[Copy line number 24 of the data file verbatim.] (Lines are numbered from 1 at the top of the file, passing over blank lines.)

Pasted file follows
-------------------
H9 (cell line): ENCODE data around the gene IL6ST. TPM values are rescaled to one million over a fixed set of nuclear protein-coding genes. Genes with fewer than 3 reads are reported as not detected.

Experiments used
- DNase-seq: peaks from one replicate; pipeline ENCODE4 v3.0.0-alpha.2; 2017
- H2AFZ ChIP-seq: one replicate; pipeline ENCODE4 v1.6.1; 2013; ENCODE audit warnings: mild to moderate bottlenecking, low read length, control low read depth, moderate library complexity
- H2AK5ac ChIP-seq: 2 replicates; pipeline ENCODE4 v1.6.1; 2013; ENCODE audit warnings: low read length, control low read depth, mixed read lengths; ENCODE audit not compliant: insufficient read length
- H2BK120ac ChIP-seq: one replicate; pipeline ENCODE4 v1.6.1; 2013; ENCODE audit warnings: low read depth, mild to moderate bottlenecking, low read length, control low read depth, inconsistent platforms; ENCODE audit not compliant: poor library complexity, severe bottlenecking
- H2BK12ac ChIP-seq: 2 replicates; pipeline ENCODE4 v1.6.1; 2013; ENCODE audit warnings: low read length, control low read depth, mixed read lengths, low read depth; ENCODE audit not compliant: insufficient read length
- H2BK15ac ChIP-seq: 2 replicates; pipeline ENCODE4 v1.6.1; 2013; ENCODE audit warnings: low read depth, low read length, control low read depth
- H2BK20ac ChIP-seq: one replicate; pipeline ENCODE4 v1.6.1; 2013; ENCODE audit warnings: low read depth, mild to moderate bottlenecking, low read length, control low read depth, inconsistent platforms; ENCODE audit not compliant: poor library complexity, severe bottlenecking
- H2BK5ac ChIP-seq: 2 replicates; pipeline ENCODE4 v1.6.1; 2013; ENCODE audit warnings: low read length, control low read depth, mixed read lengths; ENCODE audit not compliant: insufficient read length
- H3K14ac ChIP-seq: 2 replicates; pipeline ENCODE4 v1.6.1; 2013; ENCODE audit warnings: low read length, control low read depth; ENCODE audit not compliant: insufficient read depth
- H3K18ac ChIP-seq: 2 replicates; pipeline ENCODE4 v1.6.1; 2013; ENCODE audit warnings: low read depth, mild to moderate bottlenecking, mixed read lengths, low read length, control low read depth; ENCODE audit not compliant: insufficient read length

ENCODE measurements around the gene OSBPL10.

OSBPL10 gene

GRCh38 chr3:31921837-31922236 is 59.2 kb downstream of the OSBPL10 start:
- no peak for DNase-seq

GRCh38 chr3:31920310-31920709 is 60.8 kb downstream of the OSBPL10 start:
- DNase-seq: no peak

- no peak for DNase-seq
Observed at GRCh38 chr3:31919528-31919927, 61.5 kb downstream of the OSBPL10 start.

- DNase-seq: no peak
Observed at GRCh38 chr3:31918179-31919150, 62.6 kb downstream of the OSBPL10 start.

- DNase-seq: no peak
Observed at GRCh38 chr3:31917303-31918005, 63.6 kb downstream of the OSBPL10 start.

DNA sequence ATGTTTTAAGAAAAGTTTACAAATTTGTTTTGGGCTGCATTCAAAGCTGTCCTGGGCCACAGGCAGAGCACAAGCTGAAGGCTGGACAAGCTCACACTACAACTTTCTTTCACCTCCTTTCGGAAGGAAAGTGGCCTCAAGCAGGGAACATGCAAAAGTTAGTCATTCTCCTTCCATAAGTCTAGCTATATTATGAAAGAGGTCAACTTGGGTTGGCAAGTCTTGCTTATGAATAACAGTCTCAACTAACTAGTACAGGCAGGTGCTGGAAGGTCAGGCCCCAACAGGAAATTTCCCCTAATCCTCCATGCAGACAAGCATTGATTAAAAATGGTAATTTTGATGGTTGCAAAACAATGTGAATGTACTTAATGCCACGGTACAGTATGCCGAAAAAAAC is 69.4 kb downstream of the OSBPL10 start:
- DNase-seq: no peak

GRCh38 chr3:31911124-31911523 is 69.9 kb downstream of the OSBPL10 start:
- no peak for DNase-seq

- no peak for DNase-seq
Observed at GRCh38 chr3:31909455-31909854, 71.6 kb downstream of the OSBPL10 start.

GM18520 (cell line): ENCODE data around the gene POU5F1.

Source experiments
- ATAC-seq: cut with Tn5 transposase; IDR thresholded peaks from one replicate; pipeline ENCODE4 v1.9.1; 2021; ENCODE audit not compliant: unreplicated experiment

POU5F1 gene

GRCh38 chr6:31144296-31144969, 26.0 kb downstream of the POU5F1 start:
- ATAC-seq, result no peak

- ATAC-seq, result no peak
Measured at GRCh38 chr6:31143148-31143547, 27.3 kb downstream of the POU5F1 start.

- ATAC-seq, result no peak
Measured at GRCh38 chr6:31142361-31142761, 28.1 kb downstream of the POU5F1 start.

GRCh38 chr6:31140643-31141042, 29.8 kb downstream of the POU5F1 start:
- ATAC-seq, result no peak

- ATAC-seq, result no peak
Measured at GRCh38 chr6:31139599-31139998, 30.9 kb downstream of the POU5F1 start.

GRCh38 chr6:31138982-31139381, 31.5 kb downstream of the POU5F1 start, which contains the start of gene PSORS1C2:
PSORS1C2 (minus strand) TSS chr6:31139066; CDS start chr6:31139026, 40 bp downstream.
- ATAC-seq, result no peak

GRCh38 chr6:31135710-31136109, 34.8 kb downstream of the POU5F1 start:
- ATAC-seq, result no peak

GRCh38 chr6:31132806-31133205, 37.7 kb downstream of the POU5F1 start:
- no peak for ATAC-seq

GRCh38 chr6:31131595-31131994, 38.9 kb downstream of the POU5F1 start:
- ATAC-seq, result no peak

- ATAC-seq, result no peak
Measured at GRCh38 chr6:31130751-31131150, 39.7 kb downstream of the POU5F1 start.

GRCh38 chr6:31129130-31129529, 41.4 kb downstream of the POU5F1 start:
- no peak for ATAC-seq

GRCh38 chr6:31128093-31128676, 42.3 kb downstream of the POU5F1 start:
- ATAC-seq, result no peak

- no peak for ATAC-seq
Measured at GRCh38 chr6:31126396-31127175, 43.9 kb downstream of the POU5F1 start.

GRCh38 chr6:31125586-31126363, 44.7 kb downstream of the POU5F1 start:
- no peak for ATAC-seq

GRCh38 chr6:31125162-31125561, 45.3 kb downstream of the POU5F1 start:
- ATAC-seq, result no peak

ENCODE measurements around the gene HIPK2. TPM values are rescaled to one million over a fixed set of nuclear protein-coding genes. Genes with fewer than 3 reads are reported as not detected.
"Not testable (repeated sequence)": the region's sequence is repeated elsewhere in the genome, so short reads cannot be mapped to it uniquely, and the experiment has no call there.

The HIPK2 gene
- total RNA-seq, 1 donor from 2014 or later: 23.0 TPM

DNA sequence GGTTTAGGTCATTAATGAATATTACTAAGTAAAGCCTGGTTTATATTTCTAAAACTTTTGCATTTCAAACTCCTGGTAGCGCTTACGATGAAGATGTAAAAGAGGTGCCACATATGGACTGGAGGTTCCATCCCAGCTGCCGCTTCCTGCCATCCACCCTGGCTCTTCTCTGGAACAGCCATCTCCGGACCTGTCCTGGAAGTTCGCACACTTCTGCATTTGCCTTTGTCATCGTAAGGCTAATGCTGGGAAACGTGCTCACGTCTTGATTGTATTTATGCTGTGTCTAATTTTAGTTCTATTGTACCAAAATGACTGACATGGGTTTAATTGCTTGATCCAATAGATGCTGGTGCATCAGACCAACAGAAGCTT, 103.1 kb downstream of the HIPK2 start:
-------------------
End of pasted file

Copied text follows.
Observed at GRCh38 chr3:31917303-31918005, 63.6 kb downstream of the OSBPL10 start.